Runners/walkers will participate in fourth annual Race for the Cure Sunday

Walkers begin their 1-mile walk in this scene from last years Susan G. Komen Race for the Cure held in Vermillion. The 2011 race is scheduled to begin at 9:10 a.m. Sunday on Dakota Street near the DakotaDome. (Photo by David Lias)

As its name suggests, the main goal of the Susan G. Komen Race for the Cure is to someday eliminate breast cancer for good.

In the meantime, local people who are deeply invested, in terms of time and effort, in the race take great comfort in one of the organizations major triumphs.

The Susan G. Komen effort is saving South Dakota womens lives.

The starting gun to mark the beginning of the fourth annual Susan G. Komen South Dakota Race for the Cure in Vermillion is scheduled to go off at 9:10 a.m. Sunday, Sept. 25 for the 1-mile fun run/walk and at 9:30 that morning for the 5K run/walk. The start line is on Dakota Street, near the DakotaDome.

Runners and walkers will complete the race route by crossing the finish line inside the Dome.

One of the things that I really appreciate from the national Susan G. Komen organization is that they are really pushing the fact that where you live should not dictate whether you live, said Amanda Anderson, executive director at the South Dakota Affiliate of the Komen Race for the Cures Sioux Falls office. I think thats something coming into the race this year thats really important.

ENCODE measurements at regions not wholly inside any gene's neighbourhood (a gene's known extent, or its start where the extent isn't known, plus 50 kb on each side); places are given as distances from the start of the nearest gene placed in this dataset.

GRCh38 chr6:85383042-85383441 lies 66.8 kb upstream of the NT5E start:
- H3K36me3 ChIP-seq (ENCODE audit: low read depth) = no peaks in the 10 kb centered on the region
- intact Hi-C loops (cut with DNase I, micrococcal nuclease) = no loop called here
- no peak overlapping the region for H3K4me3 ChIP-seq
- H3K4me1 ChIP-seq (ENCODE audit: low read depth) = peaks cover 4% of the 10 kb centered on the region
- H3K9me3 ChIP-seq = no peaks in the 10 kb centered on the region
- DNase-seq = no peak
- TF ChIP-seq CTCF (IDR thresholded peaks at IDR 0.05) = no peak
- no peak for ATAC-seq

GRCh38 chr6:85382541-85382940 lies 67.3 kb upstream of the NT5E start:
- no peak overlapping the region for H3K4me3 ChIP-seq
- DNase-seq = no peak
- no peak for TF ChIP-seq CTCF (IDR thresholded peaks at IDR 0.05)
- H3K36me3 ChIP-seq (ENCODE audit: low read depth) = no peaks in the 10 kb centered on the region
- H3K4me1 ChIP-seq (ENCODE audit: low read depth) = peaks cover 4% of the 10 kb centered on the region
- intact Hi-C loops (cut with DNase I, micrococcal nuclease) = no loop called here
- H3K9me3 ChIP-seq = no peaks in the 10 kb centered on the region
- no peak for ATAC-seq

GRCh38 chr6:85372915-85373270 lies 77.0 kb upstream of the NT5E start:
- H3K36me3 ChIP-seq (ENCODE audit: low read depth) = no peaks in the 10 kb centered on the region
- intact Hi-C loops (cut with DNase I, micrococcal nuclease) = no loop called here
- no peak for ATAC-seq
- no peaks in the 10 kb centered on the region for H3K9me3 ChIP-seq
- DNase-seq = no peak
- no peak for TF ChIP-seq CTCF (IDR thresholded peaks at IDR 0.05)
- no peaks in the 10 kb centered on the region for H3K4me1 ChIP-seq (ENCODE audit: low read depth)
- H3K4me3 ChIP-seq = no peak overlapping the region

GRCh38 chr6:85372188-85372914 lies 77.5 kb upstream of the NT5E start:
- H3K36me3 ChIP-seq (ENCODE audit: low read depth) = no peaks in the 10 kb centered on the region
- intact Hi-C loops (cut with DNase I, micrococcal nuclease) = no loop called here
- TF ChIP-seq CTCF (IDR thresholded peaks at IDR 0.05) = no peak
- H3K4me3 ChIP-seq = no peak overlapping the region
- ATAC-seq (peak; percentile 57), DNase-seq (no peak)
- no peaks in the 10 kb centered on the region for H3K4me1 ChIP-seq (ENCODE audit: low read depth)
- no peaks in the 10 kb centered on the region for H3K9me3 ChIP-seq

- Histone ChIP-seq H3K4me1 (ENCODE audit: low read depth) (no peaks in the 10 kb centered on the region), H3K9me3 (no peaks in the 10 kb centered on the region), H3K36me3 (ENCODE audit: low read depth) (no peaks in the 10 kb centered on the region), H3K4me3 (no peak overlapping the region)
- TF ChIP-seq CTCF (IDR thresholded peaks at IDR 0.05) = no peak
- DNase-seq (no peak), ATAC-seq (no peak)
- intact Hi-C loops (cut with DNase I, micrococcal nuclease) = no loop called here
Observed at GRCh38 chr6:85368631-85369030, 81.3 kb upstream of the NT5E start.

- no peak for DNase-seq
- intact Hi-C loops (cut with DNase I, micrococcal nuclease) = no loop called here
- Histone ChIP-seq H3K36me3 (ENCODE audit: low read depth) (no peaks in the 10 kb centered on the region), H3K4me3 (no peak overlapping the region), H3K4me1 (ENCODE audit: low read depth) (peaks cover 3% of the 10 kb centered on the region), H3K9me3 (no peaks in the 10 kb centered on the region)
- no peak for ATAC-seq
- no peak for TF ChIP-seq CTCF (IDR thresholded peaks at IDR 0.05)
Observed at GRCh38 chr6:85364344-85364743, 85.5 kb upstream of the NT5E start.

In a state that has a lot of rural communities, where access to treatment isnt always easy, its important to us that this race is successful, she said. We are getting our name out and we are continuing to raise money to support people throughout the state. We want to continue to reach more people.

There is still time for people interested in participating in the race to register. It may be done online at Online registration will be closing on Thursday, Sept. 22, at midnight. Registrations will also be accepted the day of the race, beginning at 7:30 a.m. Sunday, but there will be an additional $5 fee for those registrations.

Race organizers will be providing an early packet pickup opportunity on Saturday, Sept. 24, from 2 to 4 p.m. in the DakotaDome. Packets will be available to be picked up inside the Dome near the south doors before the morning of the race.

We are part of a strong global network, said Colleen Schurrer, Yankton, development chair of the Susan G. Komen state affiliate, that allows for us to deliver breast health information to people no matter where they live, no matter what their income level is.

It really is about empowering people, and you empower people by educating them and giving them knowledge, whether its about how they need to take care of themselves or their families, or how they can access care in their particular areas, she said.